One time my student and I landed on the ocean beach sand so we could not only take a break from flying maneuvers in our rented SkyHawk but, also get her caught up on some ground instruction in my tent pitched under its wing in the sand. Our ground lesson was progressing nicely, being surrounded by fresh, salty seabreeze and summer sunshine and the wet sand was getting warm as the tide continued to rise. After awhile, a guy came walking towards our netting wall which was facing the blue green and white breakers in full view -somehow we hadn't even heard the C150 flying overhead for landing.

"Do you know where I can get a tow?"

"What's the problem?"

"Had a hard landing and my nose gear's collapsed.... I don't know what happened....."

"See that five foot layer of water vapor coming off the warming sand like steam fog?" I asked.

"Ah, yeah."

"That's providing the haze illusion, making your landing surface look farther away than it really is since the human eye automatically focuses on infinity in haze. Were you using full flaps?"

"I always use 20 degrees of flaps on landing so if I forget to retract them on a go-around my plane will still climb."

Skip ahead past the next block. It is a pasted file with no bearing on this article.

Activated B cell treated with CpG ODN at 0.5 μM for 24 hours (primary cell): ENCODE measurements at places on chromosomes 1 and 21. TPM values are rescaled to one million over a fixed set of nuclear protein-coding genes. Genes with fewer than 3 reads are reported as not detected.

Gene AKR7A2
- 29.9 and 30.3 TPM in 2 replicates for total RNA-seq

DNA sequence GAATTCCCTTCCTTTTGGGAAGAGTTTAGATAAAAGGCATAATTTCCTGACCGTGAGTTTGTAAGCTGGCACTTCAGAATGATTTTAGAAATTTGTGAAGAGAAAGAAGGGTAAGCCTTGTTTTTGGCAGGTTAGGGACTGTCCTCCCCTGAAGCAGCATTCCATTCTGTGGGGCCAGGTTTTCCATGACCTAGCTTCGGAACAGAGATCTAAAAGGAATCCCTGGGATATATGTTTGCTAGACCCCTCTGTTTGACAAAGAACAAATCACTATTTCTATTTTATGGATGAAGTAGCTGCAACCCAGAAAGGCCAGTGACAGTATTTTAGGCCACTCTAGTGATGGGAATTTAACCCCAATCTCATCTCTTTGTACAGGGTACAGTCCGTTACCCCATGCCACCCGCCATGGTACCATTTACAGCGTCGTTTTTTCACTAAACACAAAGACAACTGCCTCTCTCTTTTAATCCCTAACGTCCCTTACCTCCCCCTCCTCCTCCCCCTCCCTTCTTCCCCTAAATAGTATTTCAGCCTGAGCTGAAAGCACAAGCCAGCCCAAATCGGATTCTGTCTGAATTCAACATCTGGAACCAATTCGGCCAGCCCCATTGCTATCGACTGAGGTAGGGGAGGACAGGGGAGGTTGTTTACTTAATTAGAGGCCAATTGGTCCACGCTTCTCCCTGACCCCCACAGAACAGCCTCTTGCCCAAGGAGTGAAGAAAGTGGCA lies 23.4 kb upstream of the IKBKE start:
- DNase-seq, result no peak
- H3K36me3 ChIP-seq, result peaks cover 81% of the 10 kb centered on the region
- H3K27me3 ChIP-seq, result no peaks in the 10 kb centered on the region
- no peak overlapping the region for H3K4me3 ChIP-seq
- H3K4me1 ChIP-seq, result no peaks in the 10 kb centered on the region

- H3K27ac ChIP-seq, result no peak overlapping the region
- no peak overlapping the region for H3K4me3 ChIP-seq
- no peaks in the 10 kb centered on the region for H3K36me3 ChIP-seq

"Your operator's manual calls for FULL FLAPS for a soft field landing."

"I've always used 20 degrees...."

It is of course always the PIC's responsibility to make sure to retract flaps as needed for any go-around or other reason. Getting into the one-size-fits-all habit is often not at all good for flying. If the PIC had been really on top of his landing while in haze effect illusion, probably the 20 degrees wouldn't have mattered enough to descend so fast as to collapse the gear but, the combination of the two factors at the same time was not so forgiving.

We resumed our ground activities at an increased rate to make up for the lost time and about a half hour later, saw the PIC riding on his bent plane's horizontal stabilizer to teeter-totter the gnarled nosewheel up off the sand while a small 4X4 towed him along the long mile of ground foggy sand to the road access, for later trailering back to his FBO.

A few years before that, I looked at a VERY sandy SkyLane on a trailer at our club/FBO with it's wings off and the nose strut and wheel jammed up through the engine compartment. It had "landed" on the same beach with 4 souls on board. I don't know what landing configuration was used or the surface visability or illusions state was but, SkyLane's are always nose heavy on landing and require extra diligence on soft surfaces of any kind for safe touch downs.

The many different haze illusions and, the illusion-of-haze illusions, are particularly prevalent in the seaplane environment both on the waters and the beaches or runways. A whole paper could be written on their often deadly variants alone.